Boing Boing 

An octopus, in need of sunscreen

Floating just below the surface of the water near Italy's Mt. Vesuvius, an octopus suns its head lump in this National Geographic Picture of the Day.

Thanks Maggie Fitzgibbon!

Grandad's fancy, duded up fleas

SammichesBeCrazy, a redditor, posted these fancy fleas that his grandpa dressed up in tiny clothes, back in olden times.

Found these fleas in an old box. Apparently my grandpa caught and dressed them... When he was TWELVE. (

Split-second high-speed photos of dogs shaking their jowls

Photographer Carli Davidson catches high-speed frames of dogs shaking their jowls. Insane landscapes of weird and cute.

Shake (via Making Light)

(Image: downsized thumbnail from Shake6.jpg, by Carli Davidson)

Baby naps peacefully atop enormous, plush Totoro

Redditor Honestly_ snapped this pic of a tiny baby sleeping peacefully atop a giant, plush Totoro from the Studio Ghibli masterpiece My Neighbor Totoro. Dawwww.

I hope he appreciates this when he's older... ( (via Super Punch)

Occupy News Bins: miniature Lego OWS, complete with pepper-spraying cop

"No property was harmed during this installation," DocPop tells us about this hilarious teeny-tiny Lego Occupy. "From what I understand the piece has already been removed though I don't know by whom."

Photos of disassembled gadgets, artfully arranged

Todd McLellan's gorgeous photo-series "Everyone has a piece of the puzzle" shows everyday electronic items disassembled and arranged in neat (or messy) layouts, laying the machine bare in all its glory and higgedly-piggeldy.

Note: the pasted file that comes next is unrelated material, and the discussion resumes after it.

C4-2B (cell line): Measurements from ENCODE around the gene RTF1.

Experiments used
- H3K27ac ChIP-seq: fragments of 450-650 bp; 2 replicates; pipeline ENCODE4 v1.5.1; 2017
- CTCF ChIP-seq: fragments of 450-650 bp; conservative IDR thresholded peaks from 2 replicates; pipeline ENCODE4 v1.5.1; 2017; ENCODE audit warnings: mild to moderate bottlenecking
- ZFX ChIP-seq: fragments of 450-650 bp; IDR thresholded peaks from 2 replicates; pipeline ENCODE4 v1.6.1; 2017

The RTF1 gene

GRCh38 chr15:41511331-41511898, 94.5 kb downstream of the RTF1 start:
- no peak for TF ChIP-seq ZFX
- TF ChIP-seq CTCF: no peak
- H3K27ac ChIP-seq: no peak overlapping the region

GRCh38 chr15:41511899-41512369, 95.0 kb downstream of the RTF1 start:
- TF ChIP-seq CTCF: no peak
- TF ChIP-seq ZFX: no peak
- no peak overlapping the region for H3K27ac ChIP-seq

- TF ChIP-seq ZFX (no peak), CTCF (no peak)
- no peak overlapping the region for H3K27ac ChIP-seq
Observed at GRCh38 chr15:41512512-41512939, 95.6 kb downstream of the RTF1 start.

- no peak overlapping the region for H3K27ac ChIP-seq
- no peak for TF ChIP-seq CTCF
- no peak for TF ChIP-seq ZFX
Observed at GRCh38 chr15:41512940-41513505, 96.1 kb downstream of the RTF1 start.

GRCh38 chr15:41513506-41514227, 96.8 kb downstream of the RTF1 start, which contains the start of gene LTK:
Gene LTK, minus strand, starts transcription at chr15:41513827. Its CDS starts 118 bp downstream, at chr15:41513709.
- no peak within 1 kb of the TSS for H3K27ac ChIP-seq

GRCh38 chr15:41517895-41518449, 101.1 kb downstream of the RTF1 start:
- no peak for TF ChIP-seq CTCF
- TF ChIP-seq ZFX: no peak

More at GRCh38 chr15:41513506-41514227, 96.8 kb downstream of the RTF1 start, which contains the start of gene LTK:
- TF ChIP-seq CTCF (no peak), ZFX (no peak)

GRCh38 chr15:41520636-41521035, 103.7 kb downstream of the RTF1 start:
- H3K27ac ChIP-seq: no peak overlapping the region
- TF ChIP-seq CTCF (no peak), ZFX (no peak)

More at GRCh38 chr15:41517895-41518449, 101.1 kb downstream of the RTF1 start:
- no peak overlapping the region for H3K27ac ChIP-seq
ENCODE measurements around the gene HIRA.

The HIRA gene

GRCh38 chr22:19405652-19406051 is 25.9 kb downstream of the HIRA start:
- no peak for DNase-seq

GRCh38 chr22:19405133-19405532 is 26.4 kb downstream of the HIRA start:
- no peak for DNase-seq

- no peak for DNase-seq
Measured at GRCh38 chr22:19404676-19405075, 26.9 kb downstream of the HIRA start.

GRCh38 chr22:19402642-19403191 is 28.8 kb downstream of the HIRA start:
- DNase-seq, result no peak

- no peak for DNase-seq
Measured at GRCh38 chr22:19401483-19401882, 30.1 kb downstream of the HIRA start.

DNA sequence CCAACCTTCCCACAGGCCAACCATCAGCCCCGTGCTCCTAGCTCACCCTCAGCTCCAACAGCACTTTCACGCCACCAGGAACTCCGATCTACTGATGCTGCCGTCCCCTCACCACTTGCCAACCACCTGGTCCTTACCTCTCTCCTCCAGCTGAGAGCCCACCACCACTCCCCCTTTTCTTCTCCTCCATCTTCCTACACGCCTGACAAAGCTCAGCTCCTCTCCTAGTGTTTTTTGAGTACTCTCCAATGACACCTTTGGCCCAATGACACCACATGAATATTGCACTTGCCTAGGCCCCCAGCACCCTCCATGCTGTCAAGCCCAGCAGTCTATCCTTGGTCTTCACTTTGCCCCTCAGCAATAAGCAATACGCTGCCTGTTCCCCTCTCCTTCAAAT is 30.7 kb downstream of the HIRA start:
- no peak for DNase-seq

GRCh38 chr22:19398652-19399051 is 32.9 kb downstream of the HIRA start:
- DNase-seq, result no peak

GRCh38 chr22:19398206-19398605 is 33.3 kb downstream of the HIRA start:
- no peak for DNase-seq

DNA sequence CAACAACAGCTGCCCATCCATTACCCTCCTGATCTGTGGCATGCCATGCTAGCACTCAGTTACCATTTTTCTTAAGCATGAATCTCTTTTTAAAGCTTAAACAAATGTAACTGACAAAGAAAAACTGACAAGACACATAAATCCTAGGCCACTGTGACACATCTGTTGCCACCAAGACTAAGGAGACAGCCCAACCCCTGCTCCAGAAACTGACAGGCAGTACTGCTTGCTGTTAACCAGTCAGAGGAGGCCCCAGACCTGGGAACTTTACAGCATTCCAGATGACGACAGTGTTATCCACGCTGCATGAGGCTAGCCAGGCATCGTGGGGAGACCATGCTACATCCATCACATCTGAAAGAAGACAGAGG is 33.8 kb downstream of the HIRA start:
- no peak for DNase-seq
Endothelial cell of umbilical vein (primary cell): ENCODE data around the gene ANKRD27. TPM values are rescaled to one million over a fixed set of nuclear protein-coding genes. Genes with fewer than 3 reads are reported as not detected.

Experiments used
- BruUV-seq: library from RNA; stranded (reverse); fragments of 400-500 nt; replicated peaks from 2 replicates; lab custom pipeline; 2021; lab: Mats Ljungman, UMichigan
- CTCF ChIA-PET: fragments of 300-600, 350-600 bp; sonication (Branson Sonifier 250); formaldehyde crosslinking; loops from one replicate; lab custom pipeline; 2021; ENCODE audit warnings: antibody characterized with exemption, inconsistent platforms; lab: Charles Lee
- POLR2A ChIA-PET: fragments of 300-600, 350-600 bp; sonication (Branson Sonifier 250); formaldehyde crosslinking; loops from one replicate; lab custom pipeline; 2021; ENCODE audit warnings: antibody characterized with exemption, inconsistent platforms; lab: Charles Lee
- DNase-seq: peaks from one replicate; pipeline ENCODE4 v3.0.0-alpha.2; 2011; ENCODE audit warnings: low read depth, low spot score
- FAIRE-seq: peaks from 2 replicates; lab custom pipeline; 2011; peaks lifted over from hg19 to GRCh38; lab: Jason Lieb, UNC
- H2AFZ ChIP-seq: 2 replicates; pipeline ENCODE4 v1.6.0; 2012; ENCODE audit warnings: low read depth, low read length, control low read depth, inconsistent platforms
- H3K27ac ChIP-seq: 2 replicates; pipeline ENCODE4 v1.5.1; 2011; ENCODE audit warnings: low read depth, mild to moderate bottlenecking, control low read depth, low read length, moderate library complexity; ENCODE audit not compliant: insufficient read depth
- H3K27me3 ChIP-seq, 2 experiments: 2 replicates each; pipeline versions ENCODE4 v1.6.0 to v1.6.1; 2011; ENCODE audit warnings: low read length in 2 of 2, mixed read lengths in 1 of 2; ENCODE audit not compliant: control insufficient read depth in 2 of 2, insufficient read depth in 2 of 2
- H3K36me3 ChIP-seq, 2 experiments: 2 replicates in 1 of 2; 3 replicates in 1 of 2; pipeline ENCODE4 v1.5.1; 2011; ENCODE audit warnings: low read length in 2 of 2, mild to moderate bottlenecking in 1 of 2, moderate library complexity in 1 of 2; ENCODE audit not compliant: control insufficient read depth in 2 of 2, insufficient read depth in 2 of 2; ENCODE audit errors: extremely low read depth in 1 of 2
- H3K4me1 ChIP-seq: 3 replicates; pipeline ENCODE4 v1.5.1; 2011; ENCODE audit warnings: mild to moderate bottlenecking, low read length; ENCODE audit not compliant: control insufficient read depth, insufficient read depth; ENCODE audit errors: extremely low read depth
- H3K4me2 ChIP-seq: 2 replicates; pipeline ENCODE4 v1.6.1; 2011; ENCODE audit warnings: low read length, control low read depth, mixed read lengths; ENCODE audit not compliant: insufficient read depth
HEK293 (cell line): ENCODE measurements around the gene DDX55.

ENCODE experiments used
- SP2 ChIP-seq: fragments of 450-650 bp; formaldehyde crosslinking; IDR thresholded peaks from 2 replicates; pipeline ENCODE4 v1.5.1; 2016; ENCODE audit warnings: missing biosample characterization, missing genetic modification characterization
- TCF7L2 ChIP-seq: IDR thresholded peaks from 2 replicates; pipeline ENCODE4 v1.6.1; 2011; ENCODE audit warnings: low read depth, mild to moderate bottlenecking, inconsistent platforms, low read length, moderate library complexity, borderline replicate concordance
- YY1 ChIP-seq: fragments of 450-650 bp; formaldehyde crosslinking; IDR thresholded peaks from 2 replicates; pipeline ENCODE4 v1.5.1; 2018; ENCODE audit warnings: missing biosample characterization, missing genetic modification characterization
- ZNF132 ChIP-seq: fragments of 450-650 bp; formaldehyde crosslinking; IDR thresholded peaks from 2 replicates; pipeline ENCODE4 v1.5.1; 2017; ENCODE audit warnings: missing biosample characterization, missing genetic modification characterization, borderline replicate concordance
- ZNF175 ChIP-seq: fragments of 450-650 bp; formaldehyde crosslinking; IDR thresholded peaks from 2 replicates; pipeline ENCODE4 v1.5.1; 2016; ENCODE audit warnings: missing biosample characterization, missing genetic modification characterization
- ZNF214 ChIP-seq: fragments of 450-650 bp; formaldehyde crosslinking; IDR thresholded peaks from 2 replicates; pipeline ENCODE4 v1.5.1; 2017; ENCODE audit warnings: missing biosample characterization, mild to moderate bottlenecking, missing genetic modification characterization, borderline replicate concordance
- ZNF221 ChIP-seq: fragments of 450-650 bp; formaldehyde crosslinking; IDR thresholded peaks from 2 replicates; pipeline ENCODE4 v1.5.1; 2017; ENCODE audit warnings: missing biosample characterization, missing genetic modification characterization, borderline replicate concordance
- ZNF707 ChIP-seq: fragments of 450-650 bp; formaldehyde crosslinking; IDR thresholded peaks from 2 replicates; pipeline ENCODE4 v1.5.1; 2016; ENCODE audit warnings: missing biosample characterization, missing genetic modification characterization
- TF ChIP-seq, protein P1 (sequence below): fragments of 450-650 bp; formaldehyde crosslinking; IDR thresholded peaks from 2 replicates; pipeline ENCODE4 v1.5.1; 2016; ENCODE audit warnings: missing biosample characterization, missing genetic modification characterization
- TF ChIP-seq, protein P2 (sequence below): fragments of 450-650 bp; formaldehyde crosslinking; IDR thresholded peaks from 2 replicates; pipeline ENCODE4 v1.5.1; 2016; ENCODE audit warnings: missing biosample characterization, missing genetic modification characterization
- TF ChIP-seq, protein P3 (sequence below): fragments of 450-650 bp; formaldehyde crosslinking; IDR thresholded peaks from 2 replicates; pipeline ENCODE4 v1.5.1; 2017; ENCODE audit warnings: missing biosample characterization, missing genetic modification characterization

Everyone has a piece of the puzzle (via Crib Candy)

Ben from Ben and Jerry's serves ice-cream to OWSers

Scott Lynch was kind enough to place this photo of Ben "Ben and Jerry's" Cohen scooping up free ice-cream for the Occupy Wall Street protesters in the Boing Boing Flickr pool.

Occupy Wall Street: Day 52, Zuccotti Park, Ben and Jerry's, scooped by the real, actual Ben photo policy: all staff-produced photos will now be Creative Commons licensed has a new photo policy: "Beginning today, we’re releasing all staff-produced photos under a Creative Commons (CC BY-NC) license and making them available in high-res format on a newly launched public Flickr stream." They've commemorated the event by releasing 50 of their archival images under the same terms, including this fab Jim Merithew shot from The Toy and Action Figure Museum. Bravo! Goes Creative Commons: 50 Great Images That Are Now Yours

Kick-ass makeup on Colombian student protesters

These student protesters in Bogota, Colombia have really got it going on, makeupwise.

Student protestors in Colombia know how to get attention (Thanks, Fipi Lele!)

(Image: cropped, downsized thumbnail from a photo by AP Photo/Fernando Vergara))

Adorable Minecraft creeper and candy

Brand sez, "My little girl (age 8) put together her costume this year based on her favorite video game creature: the Minecraft Creeper. I've seen a few creepers this year, but none as good as hers."

Sad Creeper has a candies (Thanks, Brand!)

Zombie poodle

Zombie Poodle, an unsourced net-finding, shows how a little creative dog grooming can turn even the cutest dog-breeds into shambling zombies.

Just a Zombie Poodle (Pic) (via Neatorama)

Edible Venn diagram: the piagram

I can't find any further info on this Venn piagram, but surely it belongs in the annals of great math related food humor.

Update: It only took nine minutes for more context to arrive, courtesy of adamhst in the comments: this was created by Redditor HungryHungryHippy in celebration of the last Pi Day.

Venn piagram.

The roots of perennial wheat

This is not the best photo, but it is pretty damn mind-blowing. What you see here is Jerry Glover, National Geographic Emerging Explorer, holding the root system of a single perennial wheat plant. The photo was taken by Scientific American editor Mariette DiChristina at the Compass Summit in Palos Verdes, California.